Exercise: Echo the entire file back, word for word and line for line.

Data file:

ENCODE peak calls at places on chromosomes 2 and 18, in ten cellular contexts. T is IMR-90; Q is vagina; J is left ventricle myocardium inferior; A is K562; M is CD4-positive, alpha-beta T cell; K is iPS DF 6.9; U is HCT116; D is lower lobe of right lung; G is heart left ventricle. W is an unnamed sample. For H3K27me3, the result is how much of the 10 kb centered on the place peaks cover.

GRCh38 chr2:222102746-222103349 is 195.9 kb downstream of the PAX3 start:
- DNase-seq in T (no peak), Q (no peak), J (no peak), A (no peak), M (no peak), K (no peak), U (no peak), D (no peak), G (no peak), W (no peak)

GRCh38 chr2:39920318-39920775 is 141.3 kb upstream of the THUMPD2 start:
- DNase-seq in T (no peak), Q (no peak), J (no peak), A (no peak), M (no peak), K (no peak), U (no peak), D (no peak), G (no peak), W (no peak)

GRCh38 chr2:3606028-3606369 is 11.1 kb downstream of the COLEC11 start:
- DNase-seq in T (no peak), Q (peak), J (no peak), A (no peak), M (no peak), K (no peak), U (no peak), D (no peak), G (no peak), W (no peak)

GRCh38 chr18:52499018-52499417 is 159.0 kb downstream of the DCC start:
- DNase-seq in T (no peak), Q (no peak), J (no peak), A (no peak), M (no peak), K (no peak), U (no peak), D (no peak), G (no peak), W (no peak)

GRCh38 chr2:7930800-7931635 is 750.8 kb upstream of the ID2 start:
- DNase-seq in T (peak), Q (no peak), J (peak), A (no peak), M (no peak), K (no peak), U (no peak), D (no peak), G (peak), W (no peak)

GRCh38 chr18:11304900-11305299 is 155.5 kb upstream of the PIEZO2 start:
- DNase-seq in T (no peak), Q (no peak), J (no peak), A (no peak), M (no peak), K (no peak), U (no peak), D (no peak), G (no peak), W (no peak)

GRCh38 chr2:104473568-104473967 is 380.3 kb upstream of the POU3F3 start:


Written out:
ENCODE peak calls at places on chromosomes 2 and 18, in ten cellular contexts. T is IMR-90; Q is vagina; J is left ventricle myocardium inferior; A is K562; M is CD4-positive, alpha-beta T cell; K is iPS DF 6.9; U is HCT116; D is lower lobe of right lung; G is heart left ventricle. W is an unnamed sample. For H3K27me3, the result is how much of the 10 kb centered on the place peaks cover.

GRCh38 chr2:222102746-222103349 is 195.9 kb downstream of the PAX3 start:
- DNase-seq in T (no peak), Q (no peak), J (no peak), A (no peak), M (no peak), K (no peak), U (no peak), D (no peak), G (no peak), W (no peak)

GRCh38 chr2:39920318-39920775 is 141.3 kb upstream of the THUMPD2 start:
- DNase-seq in T (no peak), Q (no peak), J (no peak), A (no peak), M (no peak), K (no peak), U (no peak), D (no peak), G (no peak), W (no peak)

GRCh38 chr2:3606028-3606369 is 11.1 kb downstream of the COLEC11 start:
- DNase-seq in T (no peak), Q (peak), J (no peak), A (no peak), M (no peak), K (no peak), U (no peak), D (no peak), G (no peak), W (no peak)

GRCh38 chr18:52499018-52499417 is 159.0 kb downstream of the DCC start:
- DNase-seq in T (no peak), Q (no peak), J (no peak), A (no peak), M (no peak), K (no peak), U (no peak), D (no peak), G (no peak), W (no peak)

GRCh38 chr2:7930800-7931635 is 750.8 kb upstream of the ID2 start:
- DNase-seq in T (peak), Q (no peak), J (peak), A (no peak), M (no peak), K (no peak), U (no peak), D (no peak), G (peak), W (no peak)

GRCh38 chr18:11304900-11305299 is 155.5 kb upstream of the PIEZO2 start:
- DNase-seq in T (no peak), Q (no peak), J (no peak), A (no peak), M (no peak), K (no peak), U (no peak), D (no peak), G (no peak), W (no peak)

GRCh38 chr2:104473568-104473967 is 380.3 kb upstream of the POU3F3 start: